Migratory Birds

Help Breeding Birds & Nestlings Veg Out

An eider and phalarope fly over the tundra.
📷 Peter Pearsall

Big birds, small birds, tall birds… Alaska welcomes them all in the summer months. Flocks of birds and solo flyers converge on the state from across the world. People follow right behind them to gawk in admiration.

Here at the U.S. Fish and Wildlife Service, we work to protect these migratory species. Learn what we do and how you can help.

A group of birders observes the shore.
Like birds, bird enthusiasts come in all shapes and sizes. 📷 Lisa Hupp, USFWS

Policy 101: The Migratory Bird Treaty Act

The United States has been prioritizing bird conservation since as early as 1918, with the establishment of the Migratory Bird Treaty Act (MBTA). It aims to keep our bird populations healthy. The MBTA forbids the “take” (hunting, shooting, harming, capturing, etc.) of migratory birds and their nests, unless permitted by regulations.

The U.S. Fish and Wildlife Service (Service) works with the public, industries, and state and federal agencies to help protect migratory birds across the nation.

We all play a part in bird conservation!

🎵 Let’s talk about… breeding, baby 🎵

Birds are most vulnerable to human impacts during the breeding and nesting season. You might not realize it, but a lot of everyday activities could affect birds, such as:

  • 🪓Clearing vegetation (cutting down dead or live trees or clearing brush)
  • 🔥 Burning piles of vegetation or prescribed burns
  • 🎤 Making loud noises
  • 🚚 Mowing, driving over vegetation, and disturbing the ground

Consider how the following birds might react if these activities occurred near their nests:

A yellow warbler looks out from its nest in a tree
A yellow warbler nesting in a tree. 📷 Kristine Sowl, USFWS
A cackling goose nest with freshly hatched chicks.
Ground nesting birds, like these cackling geese. 📷 Ken Russell and Laurel Devaney
A female emperor goose sits on a nest with eggs in it.
A female emperor goose on her nest. 📷 AGB/USFWS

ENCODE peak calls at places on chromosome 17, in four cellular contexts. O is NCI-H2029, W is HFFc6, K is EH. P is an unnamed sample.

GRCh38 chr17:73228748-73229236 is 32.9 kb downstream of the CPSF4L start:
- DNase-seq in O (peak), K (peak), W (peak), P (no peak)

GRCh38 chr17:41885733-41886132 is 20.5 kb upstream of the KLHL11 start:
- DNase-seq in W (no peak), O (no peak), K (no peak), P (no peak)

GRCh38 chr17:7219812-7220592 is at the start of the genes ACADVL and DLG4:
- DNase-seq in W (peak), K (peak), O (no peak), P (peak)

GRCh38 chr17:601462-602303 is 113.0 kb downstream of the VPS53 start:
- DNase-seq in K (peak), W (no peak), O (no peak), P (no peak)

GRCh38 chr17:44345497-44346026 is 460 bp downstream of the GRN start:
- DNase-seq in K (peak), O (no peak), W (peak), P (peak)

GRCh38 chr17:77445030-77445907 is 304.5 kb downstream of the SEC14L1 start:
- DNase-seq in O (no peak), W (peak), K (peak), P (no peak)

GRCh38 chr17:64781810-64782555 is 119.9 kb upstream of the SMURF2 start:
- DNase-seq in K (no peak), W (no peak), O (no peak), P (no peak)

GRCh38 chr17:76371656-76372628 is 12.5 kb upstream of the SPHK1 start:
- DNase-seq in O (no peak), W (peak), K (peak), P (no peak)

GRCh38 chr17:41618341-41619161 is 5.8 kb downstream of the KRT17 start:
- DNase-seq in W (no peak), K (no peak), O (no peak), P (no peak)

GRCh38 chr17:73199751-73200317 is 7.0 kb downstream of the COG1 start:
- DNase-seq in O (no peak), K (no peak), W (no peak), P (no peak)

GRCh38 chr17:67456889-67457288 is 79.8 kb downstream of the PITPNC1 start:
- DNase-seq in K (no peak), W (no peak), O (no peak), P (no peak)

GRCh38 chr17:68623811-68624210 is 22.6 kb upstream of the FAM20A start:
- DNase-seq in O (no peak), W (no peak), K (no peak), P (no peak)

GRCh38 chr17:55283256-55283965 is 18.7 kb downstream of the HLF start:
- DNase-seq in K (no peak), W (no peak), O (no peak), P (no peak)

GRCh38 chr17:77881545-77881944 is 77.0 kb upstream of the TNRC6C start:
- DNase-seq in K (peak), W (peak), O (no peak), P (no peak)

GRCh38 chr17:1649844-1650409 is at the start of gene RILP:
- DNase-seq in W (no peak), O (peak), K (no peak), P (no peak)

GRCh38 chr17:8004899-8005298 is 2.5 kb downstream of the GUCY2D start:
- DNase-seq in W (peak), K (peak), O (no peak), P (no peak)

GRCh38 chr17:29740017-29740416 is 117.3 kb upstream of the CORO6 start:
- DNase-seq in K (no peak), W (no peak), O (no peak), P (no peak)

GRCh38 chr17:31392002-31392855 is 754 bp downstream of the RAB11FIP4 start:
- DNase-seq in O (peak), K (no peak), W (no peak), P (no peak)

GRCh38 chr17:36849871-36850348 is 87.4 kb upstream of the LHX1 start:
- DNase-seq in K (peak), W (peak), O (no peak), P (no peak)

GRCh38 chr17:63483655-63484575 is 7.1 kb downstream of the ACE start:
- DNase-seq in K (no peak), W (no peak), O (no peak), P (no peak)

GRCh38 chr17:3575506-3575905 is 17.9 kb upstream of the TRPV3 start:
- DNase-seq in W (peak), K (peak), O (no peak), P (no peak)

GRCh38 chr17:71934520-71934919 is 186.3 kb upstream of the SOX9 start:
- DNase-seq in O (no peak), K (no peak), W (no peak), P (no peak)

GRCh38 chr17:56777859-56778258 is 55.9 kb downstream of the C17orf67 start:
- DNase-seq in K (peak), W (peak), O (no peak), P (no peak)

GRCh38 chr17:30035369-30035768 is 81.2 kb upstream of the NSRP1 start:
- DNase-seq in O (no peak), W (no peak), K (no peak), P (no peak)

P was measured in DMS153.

Avoid harming Alaska’s beloved breeding birds by performing vegetation clearing and ground disturbing activities OUTSIDE of the bird nesting season.

Alaskans, do you know the bird nesting season for your area? 🐣

  • Southeast Alaska: April 15-July 15
  • Southcentral and Interior Alaska: May 1-July 15
  • Seward Peninsula: May 1-July 20
  • Northern Alaska June 1-July 30

These are general guidelines because some birds can nest earlier, or later! Explore the nuances in bird nesting times.

Is that chick lost? Learn more at our FAQ page, linked below. 📷 Kristine Sowl/USFWS

Have you ever encountered a bird that looked confused or injured? Did you not know what to do? Visit our Frequently Asked Questions page.

Simple Steps to Protect Birds

We work to address impacts to birds at local, regional, and national levels. Feeling motivated to protect birds too? Take these steps:

🌱 Grow Native Plants. Provide birds shelter and food by reducing lawn space and increasing the number of native plants in your yard. These plants will help pollinators to. Learn what to plant in your region.

🐈 Keep Cats Indoors. House cats are the #1 threat to wild birds. They are estimated to kill more than 2.4 billion birds a year in the U.S. and Canada.

🏨 Make Windows Safer. We have all heard that dreaded “thunk!” when a bird hits a window. Install screens, create window murals, or use stickers to prevent collisions.

♻️ Reduce Plastic Use. Seabirds mistake plastics for food in the ocean. Commit to using reusable bags, fillable water bottles, and overall reducing plastics purchased.

👀 Share Bird Observations. Learn more about birds in your area and help scientists by reporting what you see. Free tools like eBird, iNaturalist, and Project Feeder Watch make sharing simple.

Learn more simple steps to protect birds.

This buff-breasted sandpiper thanks you. 📷 Shiloh Schulte

And let’s not forget about those needy eagles… 🦅

A gold eagle perches in a tree with the word bubble stating “we have additional protections” above it’s head.
Thanks for the reminder, Mr. Eagle. 📷 Steve Hillebrand, USFWS

Did you know that bald and golden eagles have additional protections through the Bald and Golden Eagle Protection Act?

If you plan to do work outside, you should know if there are eagles nesting in the area. If you think there is an eagle nest around your worksite, we recommend you reach out to us at the Service. Visit our website to learn more.

Sabrina Farmer is an Ecological Services biologist who works with the public, industries, and agencies across Alaska to address impacts to migratory birds.

In Alaska we are shared stewards of world renowned natural resources and our nation’s last true wild places. Our hope is that each generation has the opportunity to live with, live from, discover and enjoy the wildness of this awe-inspiring land and the people who love and depend on it.

Follow us: Facebook Twitter



Get the Medium app

A button that says 'Download on the App Store', and if clicked it will lead you to the iOS App store
A button that says 'Get it on, Google Play', and if clicked it will lead you to the Google Play store
U.S.Fish&Wildlife Alaska

U.S.Fish&Wildlife Alaska

Stories from Alaska by the U.S. Fish & Wildlife Service